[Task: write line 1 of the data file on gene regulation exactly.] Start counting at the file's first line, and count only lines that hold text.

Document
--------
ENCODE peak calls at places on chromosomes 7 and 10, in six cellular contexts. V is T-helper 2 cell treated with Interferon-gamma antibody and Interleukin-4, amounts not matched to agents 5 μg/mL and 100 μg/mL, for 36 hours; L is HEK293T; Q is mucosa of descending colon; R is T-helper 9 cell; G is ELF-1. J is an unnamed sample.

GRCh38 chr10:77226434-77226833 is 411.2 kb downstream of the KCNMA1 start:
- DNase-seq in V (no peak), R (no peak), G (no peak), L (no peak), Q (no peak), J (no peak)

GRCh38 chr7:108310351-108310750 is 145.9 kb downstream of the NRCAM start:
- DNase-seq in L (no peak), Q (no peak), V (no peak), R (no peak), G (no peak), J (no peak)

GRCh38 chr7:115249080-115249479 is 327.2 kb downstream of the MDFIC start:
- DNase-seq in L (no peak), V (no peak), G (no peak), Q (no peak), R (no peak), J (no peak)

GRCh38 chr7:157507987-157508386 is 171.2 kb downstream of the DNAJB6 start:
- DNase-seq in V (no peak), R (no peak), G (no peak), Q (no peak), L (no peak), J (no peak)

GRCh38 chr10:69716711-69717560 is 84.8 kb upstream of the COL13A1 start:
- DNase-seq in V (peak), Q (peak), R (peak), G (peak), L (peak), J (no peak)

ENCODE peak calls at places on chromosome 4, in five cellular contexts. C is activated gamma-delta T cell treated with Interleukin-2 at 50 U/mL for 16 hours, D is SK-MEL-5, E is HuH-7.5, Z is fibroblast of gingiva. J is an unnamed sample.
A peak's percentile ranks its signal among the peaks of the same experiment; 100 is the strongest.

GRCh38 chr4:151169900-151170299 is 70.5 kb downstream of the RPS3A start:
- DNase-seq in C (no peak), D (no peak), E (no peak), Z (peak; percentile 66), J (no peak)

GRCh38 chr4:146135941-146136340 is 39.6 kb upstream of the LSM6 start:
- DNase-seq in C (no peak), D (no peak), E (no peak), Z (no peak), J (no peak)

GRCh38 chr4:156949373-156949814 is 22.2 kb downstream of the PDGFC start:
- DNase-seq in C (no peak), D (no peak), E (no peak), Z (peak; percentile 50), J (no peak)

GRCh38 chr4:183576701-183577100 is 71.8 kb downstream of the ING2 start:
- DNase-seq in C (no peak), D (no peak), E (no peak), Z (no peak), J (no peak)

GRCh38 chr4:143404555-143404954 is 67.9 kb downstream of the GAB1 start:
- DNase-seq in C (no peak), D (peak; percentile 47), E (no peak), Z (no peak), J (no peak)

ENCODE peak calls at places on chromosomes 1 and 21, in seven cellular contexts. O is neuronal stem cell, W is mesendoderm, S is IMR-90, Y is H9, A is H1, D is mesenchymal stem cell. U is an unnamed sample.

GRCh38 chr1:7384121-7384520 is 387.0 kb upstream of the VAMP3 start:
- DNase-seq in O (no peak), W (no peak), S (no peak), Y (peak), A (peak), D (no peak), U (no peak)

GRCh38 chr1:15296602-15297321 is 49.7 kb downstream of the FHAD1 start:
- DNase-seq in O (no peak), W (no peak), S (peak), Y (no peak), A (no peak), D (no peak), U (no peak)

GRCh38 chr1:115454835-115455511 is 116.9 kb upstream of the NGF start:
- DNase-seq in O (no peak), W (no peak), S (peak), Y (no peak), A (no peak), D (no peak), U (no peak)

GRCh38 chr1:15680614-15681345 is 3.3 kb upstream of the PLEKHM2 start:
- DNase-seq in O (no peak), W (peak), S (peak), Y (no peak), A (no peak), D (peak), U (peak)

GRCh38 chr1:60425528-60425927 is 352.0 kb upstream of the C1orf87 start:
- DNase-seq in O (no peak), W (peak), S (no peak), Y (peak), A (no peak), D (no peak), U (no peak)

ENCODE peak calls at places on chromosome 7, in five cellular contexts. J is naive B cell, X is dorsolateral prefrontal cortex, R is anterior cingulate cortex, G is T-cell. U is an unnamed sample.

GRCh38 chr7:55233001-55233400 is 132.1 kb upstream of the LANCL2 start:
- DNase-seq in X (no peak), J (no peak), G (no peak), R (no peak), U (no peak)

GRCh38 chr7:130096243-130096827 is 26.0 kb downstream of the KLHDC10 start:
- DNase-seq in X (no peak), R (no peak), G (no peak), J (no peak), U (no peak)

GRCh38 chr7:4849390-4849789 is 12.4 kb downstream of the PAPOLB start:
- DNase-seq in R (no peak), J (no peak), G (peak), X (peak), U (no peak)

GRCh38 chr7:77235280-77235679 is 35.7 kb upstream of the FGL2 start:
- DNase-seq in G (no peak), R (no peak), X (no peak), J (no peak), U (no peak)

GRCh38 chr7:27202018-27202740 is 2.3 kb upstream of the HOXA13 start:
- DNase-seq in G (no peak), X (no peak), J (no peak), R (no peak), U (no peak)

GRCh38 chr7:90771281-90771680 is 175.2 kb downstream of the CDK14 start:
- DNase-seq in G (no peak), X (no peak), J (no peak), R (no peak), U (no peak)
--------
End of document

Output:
ENCODE peak calls at places on chromosomes 7 and 10, in six cellular contexts. V is T-helper 2 cell treated with Interferon-gamma antibody and Interleukin-4, amounts not matched to agents 5 μg/mL and 100 μg/mL, for 36 hours; L is HEK293T; Q is mucosa of descending colon; R is T-helper 9 cell; G is ELF-1. J is an unnamed sample.